"The worst of the winds will be late tonight and early tomorrow," said News 6 meteorologist Troy Bridges, adding that they will be hurricane-force winds of 130 -145 mph.
Storm surge flooding of 5 to 7 feet is expected along the barrier islands of Volusia and Brevard counties, with 3 to 5 feet of constant waves expected over Martin and Saint Lucie counties. Flood advisories were issued across Central Florida counties, along with hurricane warnings and tropical storm warnings.
"This system will bring hurricane force-winds, storm surge and heavy rain into coastal counties of Central Florida, possibly producing widespread extensive to devastating wind impacts," News 6 meteorologist Madeline Evans said.
Heavy rain will increase in coverage and frequency across Central Florida on Thursday and Friday. Widespread rainfall totals of 5 to 8 inches are expected, with locally higher amounts along the coast.
"There's also the possibility of isolated to scattered tornadoes is in the forecast for the next two days," Evans said.
The hurricane has killed more than 100 people in several Caribbean countries.
A hurricane warning was expanded to include the rest of Florida's east coast, north of Daytona Beach.
The U.S. National Hurricane Center in Miami also issued a hurricane watch for north of the Savannah River on the Georgia-South Carolina state line to Edisto Beach, South Carolina. The entire Georgia coast was already under a hurricane watch.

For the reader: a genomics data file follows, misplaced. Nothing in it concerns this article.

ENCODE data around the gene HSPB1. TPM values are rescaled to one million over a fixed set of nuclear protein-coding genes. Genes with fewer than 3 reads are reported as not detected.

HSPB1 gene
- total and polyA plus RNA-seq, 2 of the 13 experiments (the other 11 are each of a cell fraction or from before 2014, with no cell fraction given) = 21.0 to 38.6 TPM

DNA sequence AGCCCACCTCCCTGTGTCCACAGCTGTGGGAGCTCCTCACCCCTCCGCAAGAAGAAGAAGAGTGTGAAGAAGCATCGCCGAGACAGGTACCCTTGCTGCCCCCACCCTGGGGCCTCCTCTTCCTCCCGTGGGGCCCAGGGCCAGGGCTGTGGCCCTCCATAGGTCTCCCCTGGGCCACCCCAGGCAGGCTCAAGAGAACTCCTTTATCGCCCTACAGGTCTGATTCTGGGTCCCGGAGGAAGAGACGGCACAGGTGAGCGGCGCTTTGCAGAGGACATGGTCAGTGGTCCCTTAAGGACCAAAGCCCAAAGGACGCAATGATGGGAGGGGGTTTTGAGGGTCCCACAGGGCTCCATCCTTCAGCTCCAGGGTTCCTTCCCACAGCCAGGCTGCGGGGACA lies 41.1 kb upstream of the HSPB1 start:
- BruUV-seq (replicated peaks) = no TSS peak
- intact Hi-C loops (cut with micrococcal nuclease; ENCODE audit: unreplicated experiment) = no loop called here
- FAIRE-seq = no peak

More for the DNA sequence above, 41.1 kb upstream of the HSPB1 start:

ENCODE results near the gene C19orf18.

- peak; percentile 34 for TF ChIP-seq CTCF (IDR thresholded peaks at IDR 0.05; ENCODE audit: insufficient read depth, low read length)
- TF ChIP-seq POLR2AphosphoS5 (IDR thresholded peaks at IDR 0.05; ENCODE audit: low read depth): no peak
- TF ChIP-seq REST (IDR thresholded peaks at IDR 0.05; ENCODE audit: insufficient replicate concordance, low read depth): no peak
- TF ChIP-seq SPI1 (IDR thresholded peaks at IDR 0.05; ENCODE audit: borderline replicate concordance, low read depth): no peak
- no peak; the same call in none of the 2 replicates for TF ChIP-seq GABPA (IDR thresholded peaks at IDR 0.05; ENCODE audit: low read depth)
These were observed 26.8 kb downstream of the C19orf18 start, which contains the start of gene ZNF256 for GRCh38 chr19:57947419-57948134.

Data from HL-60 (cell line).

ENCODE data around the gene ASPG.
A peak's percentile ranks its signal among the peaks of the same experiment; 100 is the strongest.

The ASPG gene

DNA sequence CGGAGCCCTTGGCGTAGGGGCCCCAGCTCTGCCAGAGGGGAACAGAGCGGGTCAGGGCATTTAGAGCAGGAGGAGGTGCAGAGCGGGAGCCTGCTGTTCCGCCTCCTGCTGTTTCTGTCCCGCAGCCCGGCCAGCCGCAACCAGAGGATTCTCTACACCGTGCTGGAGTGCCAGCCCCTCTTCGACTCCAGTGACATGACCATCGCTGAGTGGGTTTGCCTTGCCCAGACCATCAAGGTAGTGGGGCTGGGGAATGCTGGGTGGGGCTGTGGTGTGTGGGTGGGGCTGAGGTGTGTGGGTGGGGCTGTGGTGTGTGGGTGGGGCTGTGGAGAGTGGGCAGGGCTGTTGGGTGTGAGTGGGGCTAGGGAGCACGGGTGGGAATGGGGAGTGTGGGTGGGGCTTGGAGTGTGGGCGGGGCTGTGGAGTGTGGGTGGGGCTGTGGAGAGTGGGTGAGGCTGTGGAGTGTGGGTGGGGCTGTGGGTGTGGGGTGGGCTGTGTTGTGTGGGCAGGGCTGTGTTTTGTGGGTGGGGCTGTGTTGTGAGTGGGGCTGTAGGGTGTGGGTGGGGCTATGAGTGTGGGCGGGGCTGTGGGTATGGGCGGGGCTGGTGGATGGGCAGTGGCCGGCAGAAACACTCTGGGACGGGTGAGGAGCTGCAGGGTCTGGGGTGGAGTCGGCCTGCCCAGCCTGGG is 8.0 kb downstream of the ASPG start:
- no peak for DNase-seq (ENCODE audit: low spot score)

A hurricane warning means hurricane conditions are expected in the area within 36 hours. A hurricane watch means the conditions are possible in the area within 48 hours.
Most of the counties along Florida's Atlantic coast have issued mandatory evacuations along the eastern most areas.
The National Hurricane Center isn't saying that Matthew will make landfall in Florida, just that the center of the storm will get "very near" the Atlantic Coast, likely as a Category 4 hurricane.
Obama warned Americans in the storm's path to pay attention and take any evacuation orders seriously. He said if the core of the storm strikes Florida, it could have a "devastating effect."
NASA, SpaceX take precautions
At the Kennedy Space Center, NASA and the private company SpaceX are taking precautions to protect their capsules and rockets.
SpaceX has been counting on Kennedy's historic Launch Complex 39A to get its rockets flying again, hopefully in November.
SpaceX's pad at neighboring Cape Canaveral Air Force Station was damaged Sept. 1 when a Falcon rocket exploded during prelaunch testing.
NASA, meanwhile, has secured a new Orion capsule currently in development in a secure Kennedy building designed to withstand sustained wind of 114 mph and gusts of 125 mph. The capsule will be used to launch astronauts beyond low-Earth orbit.